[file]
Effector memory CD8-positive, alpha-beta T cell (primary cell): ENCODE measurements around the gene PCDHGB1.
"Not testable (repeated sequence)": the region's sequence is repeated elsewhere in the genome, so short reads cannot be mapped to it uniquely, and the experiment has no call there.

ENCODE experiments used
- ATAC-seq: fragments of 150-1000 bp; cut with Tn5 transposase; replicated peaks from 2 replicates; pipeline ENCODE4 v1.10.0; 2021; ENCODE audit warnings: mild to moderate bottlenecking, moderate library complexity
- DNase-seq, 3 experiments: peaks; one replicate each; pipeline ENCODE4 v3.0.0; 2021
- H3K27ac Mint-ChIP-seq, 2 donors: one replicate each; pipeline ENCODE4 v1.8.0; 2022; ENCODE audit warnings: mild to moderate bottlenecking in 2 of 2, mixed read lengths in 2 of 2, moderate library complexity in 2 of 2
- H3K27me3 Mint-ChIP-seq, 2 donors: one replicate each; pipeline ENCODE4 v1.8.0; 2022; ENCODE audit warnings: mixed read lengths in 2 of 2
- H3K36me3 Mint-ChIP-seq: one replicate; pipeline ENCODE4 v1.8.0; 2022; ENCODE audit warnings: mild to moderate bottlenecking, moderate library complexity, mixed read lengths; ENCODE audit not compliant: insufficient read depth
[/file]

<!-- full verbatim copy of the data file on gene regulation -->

Effector memory CD8-positive, alpha-beta T cell (primary cell): ENCODE measurements around the gene PCDHGB1.
"Not testable (repeated sequence)": the region's sequence is repeated elsewhere in the genome, so short reads cannot be mapped to it uniquely, and the experiment has no call there.

ENCODE experiments used
- ATAC-seq: fragments of 150-1000 bp; cut with Tn5 transposase; replicated peaks from 2 replicates; pipeline ENCODE4 v1.10.0; 2021; ENCODE audit warnings: mild to moderate bottlenecking, moderate library complexity
- DNase-seq, 3 experiments: peaks; one replicate each; pipeline ENCODE4 v3.0.0; 2021
- H3K27ac Mint-ChIP-seq, 2 donors: one replicate each; pipeline ENCODE4 v1.8.0; 2022; ENCODE audit warnings: mild to moderate bottlenecking in 2 of 2, mixed read lengths in 2 of 2, moderate library complexity in 2 of 2
- H3K27me3 Mint-ChIP-seq, 2 donors: one replicate each; pipeline ENCODE4 v1.8.0; 2022; ENCODE audit warnings: mixed read lengths in 2 of 2
- H3K36me3 Mint-ChIP-seq: one replicate; pipeline ENCODE4 v1.8.0; 2022; ENCODE audit warnings: mild to moderate bottlenecking, moderate library complexity, mixed read lengths; ENCODE audit not compliant: insufficient read depth